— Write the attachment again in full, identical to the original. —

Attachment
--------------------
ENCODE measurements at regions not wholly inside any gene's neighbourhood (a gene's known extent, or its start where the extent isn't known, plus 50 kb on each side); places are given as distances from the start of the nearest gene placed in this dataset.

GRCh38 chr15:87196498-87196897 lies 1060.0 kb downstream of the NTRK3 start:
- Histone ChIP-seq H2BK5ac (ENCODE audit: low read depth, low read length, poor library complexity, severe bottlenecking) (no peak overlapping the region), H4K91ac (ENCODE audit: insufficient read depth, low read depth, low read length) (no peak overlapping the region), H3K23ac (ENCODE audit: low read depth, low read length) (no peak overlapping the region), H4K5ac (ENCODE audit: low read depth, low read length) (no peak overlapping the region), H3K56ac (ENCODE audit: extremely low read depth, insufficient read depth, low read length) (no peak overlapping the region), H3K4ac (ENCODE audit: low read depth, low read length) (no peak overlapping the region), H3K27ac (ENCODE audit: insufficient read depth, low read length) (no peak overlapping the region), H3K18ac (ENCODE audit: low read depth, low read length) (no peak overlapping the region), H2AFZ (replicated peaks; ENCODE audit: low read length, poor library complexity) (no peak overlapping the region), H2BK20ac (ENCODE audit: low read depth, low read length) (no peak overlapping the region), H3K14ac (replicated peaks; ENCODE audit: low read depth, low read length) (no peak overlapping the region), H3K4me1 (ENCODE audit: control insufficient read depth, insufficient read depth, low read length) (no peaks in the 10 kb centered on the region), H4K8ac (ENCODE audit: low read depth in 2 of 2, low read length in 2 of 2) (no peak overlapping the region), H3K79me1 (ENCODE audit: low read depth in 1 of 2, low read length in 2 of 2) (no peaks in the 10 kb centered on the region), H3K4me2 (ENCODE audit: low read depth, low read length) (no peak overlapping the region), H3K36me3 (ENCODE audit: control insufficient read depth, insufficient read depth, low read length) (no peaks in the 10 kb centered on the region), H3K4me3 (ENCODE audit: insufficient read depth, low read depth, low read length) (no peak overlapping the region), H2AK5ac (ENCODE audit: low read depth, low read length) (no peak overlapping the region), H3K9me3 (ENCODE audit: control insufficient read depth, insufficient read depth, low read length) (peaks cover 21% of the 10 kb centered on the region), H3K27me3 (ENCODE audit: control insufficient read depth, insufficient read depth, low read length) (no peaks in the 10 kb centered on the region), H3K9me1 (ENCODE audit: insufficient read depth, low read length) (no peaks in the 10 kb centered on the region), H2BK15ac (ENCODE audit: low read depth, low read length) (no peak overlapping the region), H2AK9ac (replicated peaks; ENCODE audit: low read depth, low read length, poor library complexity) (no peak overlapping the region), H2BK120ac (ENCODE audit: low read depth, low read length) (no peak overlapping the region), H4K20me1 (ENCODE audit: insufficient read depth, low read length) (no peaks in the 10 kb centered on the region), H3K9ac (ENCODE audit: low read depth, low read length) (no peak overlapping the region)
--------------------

ENCODE measurements at regions not wholly inside any gene's neighbourhood (a gene's known extent, or its start where the extent isn't known, plus 50 kb on each side); places are given as distances from the start of the nearest gene placed in this dataset.

GRCh38 chr15:87196498-87196897 lies 1060.0 kb downstream of the NTRK3 start:
- Histone ChIP-seq H2BK5ac (ENCODE audit: low read depth, low read length, poor library complexity, severe bottlenecking) (no peak overlapping the region), H4K91ac (ENCODE audit: insufficient read depth, low read depth, low read length) (no peak overlapping the region), H3K23ac (ENCODE audit: low read depth, low read length) (no peak overlapping the region), H4K5ac (ENCODE audit: low read depth, low read length) (no peak overlapping the region), H3K56ac (ENCODE audit: extremely low read depth, insufficient read depth, low read length) (no peak overlapping the region), H3K4ac (ENCODE audit: low read depth, low read length) (no peak overlapping the region), H3K27ac (ENCODE audit: insufficient read depth, low read length) (no peak overlapping the region), H3K18ac (ENCODE audit: low read depth, low read length) (no peak overlapping the region), H2AFZ (replicated peaks; ENCODE audit: low read length, poor library complexity) (no peak overlapping the region), H2BK20ac (ENCODE audit: low read depth, low read length) (no peak overlapping the region), H3K14ac (replicated peaks; ENCODE audit: low read depth, low read length) (no peak overlapping the region), H3K4me1 (ENCODE audit: control insufficient read depth, insufficient read depth, low read length) (no peaks in the 10 kb centered on the region), H4K8ac (ENCODE audit: low read depth in 2 of 2, low read length in 2 of 2) (no peak overlapping the region), H3K79me1 (ENCODE audit: low read depth in 1 of 2, low read length in 2 of 2) (no peaks in the 10 kb centered on the region), H3K4me2 (ENCODE audit: low read depth, low read length) (no peak overlapping the region), H3K36me3 (ENCODE audit: control insufficient read depth, insufficient read depth, low read length) (no peaks in the 10 kb centered on the region), H3K4me3 (ENCODE audit: insufficient read depth, low read depth, low read length) (no peak overlapping the region), H2AK5ac (ENCODE audit: low read depth, low read length) (no peak overlapping the region), H3K9me3 (ENCODE audit: control insufficient read depth, insufficient read depth, low read length) (peaks cover 21% of the 10 kb centered on the region), H3K27me3 (ENCODE audit: control insufficient read depth, insufficient read depth, low read length) (no peaks in the 10 kb centered on the region), H3K9me1 (ENCODE audit: insufficient read depth, low read length) (no peaks in the 10 kb centered on the region), H2BK15ac (ENCODE audit: low read depth, low read length) (no peak overlapping the region), H2AK9ac (replicated peaks; ENCODE audit: low read depth, low read length, poor library complexity) (no peak overlapping the region), H2BK120ac (ENCODE audit: low read depth, low read length) (no peak overlapping the region), H4K20me1 (ENCODE audit: insufficient read depth, low read length) (no peaks in the 10 kb centered on the region), H3K9ac (ENCODE audit: low read depth, low read length) (no peak overlapping the region)